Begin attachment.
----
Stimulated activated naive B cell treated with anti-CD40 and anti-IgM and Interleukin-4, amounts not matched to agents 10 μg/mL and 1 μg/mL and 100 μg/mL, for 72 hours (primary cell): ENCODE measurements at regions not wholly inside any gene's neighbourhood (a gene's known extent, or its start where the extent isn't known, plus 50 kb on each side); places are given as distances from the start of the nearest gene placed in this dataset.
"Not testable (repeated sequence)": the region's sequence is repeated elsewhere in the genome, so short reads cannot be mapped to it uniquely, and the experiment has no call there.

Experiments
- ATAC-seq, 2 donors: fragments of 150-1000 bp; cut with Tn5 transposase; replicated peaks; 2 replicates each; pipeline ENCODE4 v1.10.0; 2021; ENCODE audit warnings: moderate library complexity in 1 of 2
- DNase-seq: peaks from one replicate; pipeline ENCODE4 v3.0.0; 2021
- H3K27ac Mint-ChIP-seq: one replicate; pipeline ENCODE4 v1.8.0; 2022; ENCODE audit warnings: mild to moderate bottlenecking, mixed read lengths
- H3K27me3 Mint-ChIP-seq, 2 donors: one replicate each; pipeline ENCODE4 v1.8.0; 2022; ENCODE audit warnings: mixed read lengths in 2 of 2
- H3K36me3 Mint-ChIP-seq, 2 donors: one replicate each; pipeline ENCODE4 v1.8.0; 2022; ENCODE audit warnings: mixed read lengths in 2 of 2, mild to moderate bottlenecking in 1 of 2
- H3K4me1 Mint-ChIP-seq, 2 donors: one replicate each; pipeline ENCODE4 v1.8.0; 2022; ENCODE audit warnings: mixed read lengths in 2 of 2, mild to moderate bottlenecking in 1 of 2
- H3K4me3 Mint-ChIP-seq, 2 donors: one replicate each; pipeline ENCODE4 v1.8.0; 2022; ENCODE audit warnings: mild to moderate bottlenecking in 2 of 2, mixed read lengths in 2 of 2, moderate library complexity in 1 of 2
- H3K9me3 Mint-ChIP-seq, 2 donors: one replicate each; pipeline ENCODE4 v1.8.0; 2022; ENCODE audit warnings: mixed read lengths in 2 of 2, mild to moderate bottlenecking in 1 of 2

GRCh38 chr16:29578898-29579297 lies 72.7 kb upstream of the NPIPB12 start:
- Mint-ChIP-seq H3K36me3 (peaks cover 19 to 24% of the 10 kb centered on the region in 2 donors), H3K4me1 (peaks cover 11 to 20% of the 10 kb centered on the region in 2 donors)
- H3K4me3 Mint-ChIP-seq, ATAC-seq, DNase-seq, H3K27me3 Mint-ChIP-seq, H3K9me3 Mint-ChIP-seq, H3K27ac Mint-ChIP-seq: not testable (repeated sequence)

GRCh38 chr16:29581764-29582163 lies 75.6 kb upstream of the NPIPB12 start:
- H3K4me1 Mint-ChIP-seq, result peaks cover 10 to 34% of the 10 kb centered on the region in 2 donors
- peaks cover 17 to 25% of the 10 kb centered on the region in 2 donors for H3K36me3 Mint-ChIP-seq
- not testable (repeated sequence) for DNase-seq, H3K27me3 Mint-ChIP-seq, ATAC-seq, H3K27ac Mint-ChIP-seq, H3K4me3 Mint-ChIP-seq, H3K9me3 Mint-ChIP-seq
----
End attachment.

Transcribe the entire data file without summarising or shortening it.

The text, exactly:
Stimulated activated naive B cell treated with anti-CD40 and anti-IgM and Interleukin-4, amounts not matched to agents 10 μg/mL and 1 μg/mL and 100 μg/mL, for 72 hours (primary cell): ENCODE measurements at regions not wholly inside any gene's neighbourhood (a gene's known extent, or its start where the extent isn't known, plus 50 kb on each side); places are given as distances from the start of the nearest gene placed in this dataset.
"Not testable (repeated sequence)": the region's sequence is repeated elsewhere in the genome, so short reads cannot be mapped to it uniquely, and the experiment has no call there.

Experiments
- ATAC-seq, 2 donors: fragments of 150-1000 bp; cut with Tn5 transposase; replicated peaks; 2 replicates each; pipeline ENCODE4 v1.10.0; 2021; ENCODE audit warnings: moderate library complexity in 1 of 2
- DNase-seq: peaks from one replicate; pipeline ENCODE4 v3.0.0; 2021
- H3K27ac Mint-ChIP-seq: one replicate; pipeline ENCODE4 v1.8.0; 2022; ENCODE audit warnings: mild to moderate bottlenecking, mixed read lengths
- H3K27me3 Mint-ChIP-seq, 2 donors: one replicate each; pipeline ENCODE4 v1.8.0; 2022; ENCODE audit warnings: mixed read lengths in 2 of 2
- H3K36me3 Mint-ChIP-seq, 2 donors: one replicate each; pipeline ENCODE4 v1.8.0; 2022; ENCODE audit warnings: mixed read lengths in 2 of 2, mild to moderate bottlenecking in 1 of 2
- H3K4me1 Mint-ChIP-seq, 2 donors: one replicate each; pipeline ENCODE4 v1.8.0; 2022; ENCODE audit warnings: mixed read lengths in 2 of 2, mild to moderate bottlenecking in 1 of 2
- H3K4me3 Mint-ChIP-seq, 2 donors: one replicate each; pipeline ENCODE4 v1.8.0; 2022; ENCODE audit warnings: mild to moderate bottlenecking in 2 of 2, mixed read lengths in 2 of 2, moderate library complexity in 1 of 2
- H3K9me3 Mint-ChIP-seq, 2 donors: one replicate each; pipeline ENCODE4 v1.8.0; 2022; ENCODE audit warnings: mixed read lengths in 2 of 2, mild to moderate bottlenecking in 1 of 2

GRCh38 chr16:29578898-29579297 lies 72.7 kb upstream of the NPIPB12 start:
- Mint-ChIP-seq H3K36me3 (peaks cover 19 to 24% of the 10 kb centered on the region in 2 donors), H3K4me1 (peaks cover 11 to 20% of the 10 kb centered on the region in 2 donors)
- H3K4me3 Mint-ChIP-seq, ATAC-seq, DNase-seq, H3K27me3 Mint-ChIP-seq, H3K9me3 Mint-ChIP-seq, H3K27ac Mint-ChIP-seq: not testable (repeated sequence)

GRCh38 chr16:29581764-29582163 lies 75.6 kb upstream of the NPIPB12 start:
- H3K4me1 Mint-ChIP-seq, result peaks cover 10 to 34% of the 10 kb centered on the region in 2 donors
- peaks cover 17 to 25% of the 10 kb centered on the region in 2 donors for H3K36me3 Mint-ChIP-seq
- not testable (repeated sequence) for DNase-seq, H3K27me3 Mint-ChIP-seq, ATAC-seq, H3K27ac Mint-ChIP-seq, H3K4me3 Mint-ChIP-seq, H3K9me3 Mint-ChIP-seq